Vanguard experts discuss cheap computing power, production across the economy, and inflation.


Lara de la Iglesia: Can competition heating up in the grocery store or cellphone industries, for example, affect inflation? What does that look like?

Gemma Wright-Casparius: Yeah, so we’ve done some work on technology changes, particularly in the retail sector, and how it flows through to inflation. To the consumer basket, it’s relatively small just yet. It’s a small component. Obviously, the consumer, when they go online to shop, they feel the benefit of it, and it may actually be more significant for them than what the government is measuring. But in the final goods component, it’s relatively small. And even if we saw more technological applications in other sectors, retail consumption of clothing, food is still a relatively small percent of the overall basket. Commodity-related entities, housing is still a much bigger percentage of what we consume as individuals. So it does come through, but it’s very, very small at this juncture. But you’ve done some work that’s very interesting.

Roger Aliaga-Díaz: The work we have done is almost a complement of the other work on the competition side. But technology has also a direct effect on the cost of production across all the sectors in the country, right? So one part is—okay—like maybe the more technologically advanced gadgets are cheaper and that reduces the consumer price inflation and the effect doesn’t seem to be that big.

But as those technologies reduce the cost of production in other sectors of the economy, say in education or in health care, now we have almost a multiplier effect in which the cheaper technologies, the low-cost technologies, help to reduce the cost of other services. I mean, it’s very difficult to keep track of all those linkages throughout the economy.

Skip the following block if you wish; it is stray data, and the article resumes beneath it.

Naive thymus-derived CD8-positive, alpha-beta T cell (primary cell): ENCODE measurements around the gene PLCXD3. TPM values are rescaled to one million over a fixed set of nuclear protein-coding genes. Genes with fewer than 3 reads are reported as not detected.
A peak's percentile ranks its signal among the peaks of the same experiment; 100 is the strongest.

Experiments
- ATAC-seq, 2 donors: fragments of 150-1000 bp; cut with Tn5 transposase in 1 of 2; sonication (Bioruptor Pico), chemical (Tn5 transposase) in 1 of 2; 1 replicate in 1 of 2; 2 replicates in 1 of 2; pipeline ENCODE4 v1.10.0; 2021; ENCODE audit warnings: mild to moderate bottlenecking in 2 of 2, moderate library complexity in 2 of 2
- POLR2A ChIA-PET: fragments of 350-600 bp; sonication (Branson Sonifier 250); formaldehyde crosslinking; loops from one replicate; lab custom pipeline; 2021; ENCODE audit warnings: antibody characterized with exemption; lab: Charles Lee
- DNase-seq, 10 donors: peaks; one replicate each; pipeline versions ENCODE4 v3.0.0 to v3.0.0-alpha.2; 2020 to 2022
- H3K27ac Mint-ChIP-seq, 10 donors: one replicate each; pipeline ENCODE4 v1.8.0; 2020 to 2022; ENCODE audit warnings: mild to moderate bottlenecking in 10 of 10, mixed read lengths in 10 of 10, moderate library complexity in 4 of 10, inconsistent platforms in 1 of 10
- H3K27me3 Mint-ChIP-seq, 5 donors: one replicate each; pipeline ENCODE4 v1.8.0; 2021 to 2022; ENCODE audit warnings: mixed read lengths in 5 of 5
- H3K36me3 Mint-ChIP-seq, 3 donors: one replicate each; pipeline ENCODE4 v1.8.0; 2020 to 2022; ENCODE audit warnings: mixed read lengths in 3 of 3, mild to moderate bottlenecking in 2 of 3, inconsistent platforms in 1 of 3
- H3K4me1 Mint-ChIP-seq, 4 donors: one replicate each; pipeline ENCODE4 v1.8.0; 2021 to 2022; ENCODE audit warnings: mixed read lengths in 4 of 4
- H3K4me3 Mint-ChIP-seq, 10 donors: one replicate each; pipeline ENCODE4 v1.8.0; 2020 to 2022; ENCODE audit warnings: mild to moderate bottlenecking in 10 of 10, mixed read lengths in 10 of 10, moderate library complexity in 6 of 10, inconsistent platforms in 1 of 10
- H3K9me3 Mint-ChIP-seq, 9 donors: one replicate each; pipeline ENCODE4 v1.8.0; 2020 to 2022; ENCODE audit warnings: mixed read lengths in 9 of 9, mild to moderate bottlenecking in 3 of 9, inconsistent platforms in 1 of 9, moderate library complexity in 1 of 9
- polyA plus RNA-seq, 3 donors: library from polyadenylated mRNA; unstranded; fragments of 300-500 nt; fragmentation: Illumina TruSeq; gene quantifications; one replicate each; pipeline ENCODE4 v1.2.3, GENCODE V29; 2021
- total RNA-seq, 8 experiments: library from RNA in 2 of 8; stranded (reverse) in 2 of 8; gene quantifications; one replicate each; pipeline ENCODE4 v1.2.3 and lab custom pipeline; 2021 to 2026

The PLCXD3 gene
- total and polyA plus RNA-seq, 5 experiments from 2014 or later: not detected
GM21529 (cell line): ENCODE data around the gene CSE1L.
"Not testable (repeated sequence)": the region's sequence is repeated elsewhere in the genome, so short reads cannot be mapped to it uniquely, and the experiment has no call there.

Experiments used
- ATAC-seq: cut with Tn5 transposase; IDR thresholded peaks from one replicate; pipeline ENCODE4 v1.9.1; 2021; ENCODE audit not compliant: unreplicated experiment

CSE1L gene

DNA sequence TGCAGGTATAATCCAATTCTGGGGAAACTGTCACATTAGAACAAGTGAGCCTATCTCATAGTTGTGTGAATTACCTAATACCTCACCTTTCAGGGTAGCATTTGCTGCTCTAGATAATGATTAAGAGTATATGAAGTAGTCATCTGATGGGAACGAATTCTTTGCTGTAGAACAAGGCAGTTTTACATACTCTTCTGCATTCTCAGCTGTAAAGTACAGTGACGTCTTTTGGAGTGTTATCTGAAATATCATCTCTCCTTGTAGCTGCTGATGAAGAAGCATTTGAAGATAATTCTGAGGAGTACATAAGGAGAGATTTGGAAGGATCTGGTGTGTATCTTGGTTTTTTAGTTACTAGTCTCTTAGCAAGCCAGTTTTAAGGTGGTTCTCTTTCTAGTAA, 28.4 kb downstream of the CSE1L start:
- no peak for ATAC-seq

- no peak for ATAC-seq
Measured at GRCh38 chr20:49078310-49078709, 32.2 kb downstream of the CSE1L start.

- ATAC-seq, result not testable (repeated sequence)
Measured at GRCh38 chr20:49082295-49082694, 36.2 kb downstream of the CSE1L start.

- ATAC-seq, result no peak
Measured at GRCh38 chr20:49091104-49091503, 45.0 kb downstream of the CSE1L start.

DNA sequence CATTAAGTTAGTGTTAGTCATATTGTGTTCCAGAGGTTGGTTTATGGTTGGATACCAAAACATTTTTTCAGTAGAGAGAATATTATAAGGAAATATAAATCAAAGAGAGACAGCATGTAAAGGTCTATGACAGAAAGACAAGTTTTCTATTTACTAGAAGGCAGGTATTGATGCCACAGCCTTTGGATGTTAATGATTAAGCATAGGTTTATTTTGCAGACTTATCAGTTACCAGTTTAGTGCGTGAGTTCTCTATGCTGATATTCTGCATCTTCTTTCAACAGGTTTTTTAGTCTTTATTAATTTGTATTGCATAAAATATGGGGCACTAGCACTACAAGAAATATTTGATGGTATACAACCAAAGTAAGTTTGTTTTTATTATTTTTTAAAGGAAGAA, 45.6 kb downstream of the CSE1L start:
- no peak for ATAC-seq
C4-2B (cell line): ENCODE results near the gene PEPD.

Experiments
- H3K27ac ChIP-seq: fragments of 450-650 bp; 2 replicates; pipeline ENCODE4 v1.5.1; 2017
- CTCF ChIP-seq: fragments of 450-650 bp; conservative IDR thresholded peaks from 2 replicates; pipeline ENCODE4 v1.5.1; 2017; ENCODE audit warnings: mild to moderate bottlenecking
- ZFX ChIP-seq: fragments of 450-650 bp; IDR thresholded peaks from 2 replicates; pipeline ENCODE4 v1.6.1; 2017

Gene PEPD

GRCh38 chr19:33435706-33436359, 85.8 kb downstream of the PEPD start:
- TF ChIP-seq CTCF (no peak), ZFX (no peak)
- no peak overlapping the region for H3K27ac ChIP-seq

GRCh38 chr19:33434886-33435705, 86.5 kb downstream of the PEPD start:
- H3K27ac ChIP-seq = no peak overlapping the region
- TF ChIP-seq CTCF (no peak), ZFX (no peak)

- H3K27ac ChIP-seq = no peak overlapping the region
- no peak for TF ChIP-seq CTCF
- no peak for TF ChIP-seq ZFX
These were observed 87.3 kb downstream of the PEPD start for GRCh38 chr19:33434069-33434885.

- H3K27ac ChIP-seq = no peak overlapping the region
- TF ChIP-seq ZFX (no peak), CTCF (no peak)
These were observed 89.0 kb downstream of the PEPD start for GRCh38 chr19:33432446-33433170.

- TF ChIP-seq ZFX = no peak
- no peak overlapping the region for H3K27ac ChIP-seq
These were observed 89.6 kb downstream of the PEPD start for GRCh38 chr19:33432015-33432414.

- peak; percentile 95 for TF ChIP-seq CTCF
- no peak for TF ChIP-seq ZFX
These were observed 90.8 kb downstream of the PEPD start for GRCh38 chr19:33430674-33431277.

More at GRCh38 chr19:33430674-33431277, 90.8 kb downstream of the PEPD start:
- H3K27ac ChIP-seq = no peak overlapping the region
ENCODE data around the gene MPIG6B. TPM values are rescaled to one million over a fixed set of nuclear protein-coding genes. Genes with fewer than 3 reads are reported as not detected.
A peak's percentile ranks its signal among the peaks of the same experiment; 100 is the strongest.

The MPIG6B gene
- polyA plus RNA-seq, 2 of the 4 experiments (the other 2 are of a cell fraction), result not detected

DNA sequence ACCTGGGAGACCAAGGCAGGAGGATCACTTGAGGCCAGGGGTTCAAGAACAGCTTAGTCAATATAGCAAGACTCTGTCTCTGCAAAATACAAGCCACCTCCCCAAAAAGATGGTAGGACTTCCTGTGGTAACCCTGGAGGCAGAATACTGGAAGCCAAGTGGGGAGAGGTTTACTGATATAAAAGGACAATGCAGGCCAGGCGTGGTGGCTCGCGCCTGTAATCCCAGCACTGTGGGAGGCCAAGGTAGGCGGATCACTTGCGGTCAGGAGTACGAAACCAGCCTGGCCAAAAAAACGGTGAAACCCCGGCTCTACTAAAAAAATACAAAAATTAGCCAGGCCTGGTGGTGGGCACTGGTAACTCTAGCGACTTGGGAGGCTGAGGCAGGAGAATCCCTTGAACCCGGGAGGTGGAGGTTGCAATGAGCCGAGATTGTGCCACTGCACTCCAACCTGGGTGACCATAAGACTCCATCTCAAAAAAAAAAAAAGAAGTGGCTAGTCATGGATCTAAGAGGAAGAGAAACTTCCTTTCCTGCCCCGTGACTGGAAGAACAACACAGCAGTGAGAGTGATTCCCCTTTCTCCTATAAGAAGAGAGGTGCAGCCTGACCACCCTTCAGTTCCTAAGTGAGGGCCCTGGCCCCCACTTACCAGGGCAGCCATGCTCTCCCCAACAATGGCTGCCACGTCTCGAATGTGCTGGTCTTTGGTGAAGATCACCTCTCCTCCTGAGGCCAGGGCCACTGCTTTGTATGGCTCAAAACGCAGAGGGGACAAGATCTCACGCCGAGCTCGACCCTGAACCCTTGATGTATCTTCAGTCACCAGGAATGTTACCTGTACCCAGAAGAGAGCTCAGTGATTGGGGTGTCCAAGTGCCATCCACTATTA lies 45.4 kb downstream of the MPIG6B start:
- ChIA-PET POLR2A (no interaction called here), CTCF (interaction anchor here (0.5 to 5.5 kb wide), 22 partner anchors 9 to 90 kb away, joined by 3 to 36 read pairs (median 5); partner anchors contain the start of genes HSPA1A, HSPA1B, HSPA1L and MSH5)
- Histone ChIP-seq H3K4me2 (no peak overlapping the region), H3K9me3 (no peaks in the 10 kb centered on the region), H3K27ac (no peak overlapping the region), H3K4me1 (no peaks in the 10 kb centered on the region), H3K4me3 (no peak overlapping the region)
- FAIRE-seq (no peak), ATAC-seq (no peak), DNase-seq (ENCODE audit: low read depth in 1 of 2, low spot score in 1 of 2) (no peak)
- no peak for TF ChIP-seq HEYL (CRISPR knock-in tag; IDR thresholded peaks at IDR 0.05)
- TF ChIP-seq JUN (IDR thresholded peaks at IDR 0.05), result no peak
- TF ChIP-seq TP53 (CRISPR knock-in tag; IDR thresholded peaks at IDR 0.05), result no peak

Roger Aliaga-Díaz: We did some very good research in terms of whether the database that is provided by the Department of Commerce—it’s called input/output tables—where you can actually keep track of every type of input that every sector in the economy uses. So by isolating the technology input in every sector, we could do an estimate of their inflation reaction, inflation drag from technology. And we find that on average, technology has been producing a 50-basis-point drag.

Lara de la Iglesia: Fifty basis points?

Roger Aliaga-Díaz: Fifty-basis-point drag on an otherwise 2% inflation growth, so it’s a very significant drag as technology bleeds through all the sectors of the economy.

Lara de la Iglesia: Wow that’s very interesting.

Gemma Wright-Casparius: Yeah, so it doesn’t bleed through yet. Just to the consumer side, and it’s just been occurring over the last few years and so it’s been difficult to measure. So we don’t really see it. You mentioned education and other avenues where we might in the future begin to see it. I would think that policymakers are very much aware of this and are trying to get an assessment of what the structural forces will mean for future inflation.

I still get back to the central bank targets are very low compared to historical averages of inflation, and that should be a bit of an indicator that they themselves don’t expect a huge surge in inflationary pressures any time soon.

Roger Aliaga-Díaz: Right. Regardless of the cyclical forces, these technological secular forces may be an important aspect to keep in mind going forward. And I agree with you, Gemma, central banks may have to tweak the targets to account for that or to make room for the type of downward pressure on technology.

Lara de la Iglesia: Well it’s certainly something that Vanguard is monitoring as well.

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